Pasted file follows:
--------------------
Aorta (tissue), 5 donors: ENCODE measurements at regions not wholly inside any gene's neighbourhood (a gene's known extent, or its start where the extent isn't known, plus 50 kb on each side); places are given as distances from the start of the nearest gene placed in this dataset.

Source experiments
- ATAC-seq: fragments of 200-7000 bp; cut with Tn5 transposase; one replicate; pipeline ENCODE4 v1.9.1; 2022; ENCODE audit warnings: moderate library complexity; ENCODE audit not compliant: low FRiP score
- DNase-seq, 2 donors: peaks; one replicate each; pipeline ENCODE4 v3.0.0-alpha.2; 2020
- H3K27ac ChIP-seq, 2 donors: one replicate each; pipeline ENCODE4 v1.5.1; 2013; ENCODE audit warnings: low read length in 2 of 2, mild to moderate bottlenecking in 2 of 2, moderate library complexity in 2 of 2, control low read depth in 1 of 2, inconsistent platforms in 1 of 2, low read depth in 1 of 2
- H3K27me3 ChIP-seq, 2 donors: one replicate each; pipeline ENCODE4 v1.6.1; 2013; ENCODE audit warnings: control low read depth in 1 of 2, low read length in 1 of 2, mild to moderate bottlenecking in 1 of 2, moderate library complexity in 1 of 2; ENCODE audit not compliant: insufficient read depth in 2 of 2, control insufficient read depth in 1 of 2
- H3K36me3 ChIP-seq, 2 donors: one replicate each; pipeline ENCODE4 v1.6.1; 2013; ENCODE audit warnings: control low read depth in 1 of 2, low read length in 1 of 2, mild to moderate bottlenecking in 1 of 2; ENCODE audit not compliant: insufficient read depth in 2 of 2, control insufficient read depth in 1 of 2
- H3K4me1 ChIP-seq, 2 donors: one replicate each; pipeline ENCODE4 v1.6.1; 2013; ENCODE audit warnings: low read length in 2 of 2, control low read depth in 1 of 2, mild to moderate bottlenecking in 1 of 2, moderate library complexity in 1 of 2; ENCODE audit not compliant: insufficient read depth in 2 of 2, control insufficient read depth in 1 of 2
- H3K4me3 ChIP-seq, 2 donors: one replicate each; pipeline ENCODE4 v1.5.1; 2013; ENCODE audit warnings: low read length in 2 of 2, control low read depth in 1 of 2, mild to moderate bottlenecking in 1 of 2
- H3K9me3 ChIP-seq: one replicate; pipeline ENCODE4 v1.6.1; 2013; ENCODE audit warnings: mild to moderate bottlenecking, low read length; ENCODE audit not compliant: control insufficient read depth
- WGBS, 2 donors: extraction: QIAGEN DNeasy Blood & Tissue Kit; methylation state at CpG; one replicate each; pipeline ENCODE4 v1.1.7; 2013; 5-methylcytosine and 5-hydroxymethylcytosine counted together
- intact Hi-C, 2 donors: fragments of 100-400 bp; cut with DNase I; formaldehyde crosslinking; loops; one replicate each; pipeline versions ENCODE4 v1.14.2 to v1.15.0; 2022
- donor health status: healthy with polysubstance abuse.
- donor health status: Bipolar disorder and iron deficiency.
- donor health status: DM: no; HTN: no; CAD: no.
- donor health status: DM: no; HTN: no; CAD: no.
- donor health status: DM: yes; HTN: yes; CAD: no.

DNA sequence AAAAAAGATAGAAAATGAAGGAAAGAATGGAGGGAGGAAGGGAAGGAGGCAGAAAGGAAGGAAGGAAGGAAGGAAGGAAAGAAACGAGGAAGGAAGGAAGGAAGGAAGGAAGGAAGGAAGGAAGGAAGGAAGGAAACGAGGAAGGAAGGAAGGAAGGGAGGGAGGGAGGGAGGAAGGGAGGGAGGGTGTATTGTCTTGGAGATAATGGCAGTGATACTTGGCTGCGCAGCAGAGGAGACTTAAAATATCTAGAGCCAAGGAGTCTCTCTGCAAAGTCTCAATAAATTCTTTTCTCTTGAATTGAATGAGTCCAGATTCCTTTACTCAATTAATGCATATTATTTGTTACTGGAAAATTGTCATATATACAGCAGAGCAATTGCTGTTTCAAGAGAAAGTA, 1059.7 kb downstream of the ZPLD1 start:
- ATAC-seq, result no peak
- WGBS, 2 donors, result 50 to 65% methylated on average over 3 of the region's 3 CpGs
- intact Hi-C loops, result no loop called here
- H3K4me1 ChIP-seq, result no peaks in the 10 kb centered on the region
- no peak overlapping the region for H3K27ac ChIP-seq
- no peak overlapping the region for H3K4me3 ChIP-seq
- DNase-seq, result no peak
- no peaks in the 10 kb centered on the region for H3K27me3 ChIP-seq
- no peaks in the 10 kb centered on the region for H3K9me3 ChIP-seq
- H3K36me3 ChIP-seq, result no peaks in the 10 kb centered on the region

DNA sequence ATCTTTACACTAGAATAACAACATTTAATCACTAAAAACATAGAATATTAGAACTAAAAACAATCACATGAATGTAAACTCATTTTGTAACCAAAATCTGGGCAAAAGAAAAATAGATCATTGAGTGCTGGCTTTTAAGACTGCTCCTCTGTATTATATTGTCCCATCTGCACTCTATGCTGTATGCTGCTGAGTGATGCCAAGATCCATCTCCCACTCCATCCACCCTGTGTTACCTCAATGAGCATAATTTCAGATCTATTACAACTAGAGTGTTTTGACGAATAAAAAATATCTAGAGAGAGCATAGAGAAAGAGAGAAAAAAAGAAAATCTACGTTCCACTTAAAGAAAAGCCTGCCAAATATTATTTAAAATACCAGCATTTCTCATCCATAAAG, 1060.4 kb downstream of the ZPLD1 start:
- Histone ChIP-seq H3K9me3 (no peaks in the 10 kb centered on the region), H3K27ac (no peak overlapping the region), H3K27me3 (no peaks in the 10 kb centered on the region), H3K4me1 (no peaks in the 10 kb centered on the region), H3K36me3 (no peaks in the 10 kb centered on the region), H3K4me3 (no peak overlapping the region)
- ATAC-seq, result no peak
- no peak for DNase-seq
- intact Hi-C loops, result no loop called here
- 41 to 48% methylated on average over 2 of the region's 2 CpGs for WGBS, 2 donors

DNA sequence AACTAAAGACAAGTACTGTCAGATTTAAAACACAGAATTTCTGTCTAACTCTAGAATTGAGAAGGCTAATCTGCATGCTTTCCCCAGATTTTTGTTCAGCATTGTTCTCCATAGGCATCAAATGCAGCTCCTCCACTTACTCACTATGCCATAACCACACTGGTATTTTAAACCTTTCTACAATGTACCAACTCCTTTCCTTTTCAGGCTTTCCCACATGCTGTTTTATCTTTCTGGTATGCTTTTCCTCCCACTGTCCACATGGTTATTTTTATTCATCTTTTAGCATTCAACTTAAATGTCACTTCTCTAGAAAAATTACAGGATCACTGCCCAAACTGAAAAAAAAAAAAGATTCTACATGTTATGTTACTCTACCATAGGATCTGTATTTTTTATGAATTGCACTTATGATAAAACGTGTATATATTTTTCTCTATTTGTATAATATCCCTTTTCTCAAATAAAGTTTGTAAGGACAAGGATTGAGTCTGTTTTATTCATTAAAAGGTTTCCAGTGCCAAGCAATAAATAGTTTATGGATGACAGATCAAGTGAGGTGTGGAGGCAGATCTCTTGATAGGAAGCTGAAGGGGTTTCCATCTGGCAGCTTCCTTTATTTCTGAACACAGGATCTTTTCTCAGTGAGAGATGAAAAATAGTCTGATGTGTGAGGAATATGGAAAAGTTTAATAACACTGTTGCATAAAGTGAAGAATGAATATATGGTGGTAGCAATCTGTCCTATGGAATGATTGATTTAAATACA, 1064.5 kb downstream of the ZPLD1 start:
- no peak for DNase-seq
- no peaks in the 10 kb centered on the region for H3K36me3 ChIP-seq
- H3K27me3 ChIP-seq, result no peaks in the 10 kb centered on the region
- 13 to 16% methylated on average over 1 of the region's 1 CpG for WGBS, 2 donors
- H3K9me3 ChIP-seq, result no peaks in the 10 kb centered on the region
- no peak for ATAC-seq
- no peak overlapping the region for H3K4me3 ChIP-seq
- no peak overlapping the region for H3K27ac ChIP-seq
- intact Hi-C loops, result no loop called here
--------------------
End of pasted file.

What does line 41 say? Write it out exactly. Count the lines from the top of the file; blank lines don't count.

- no peak for ATAC-seq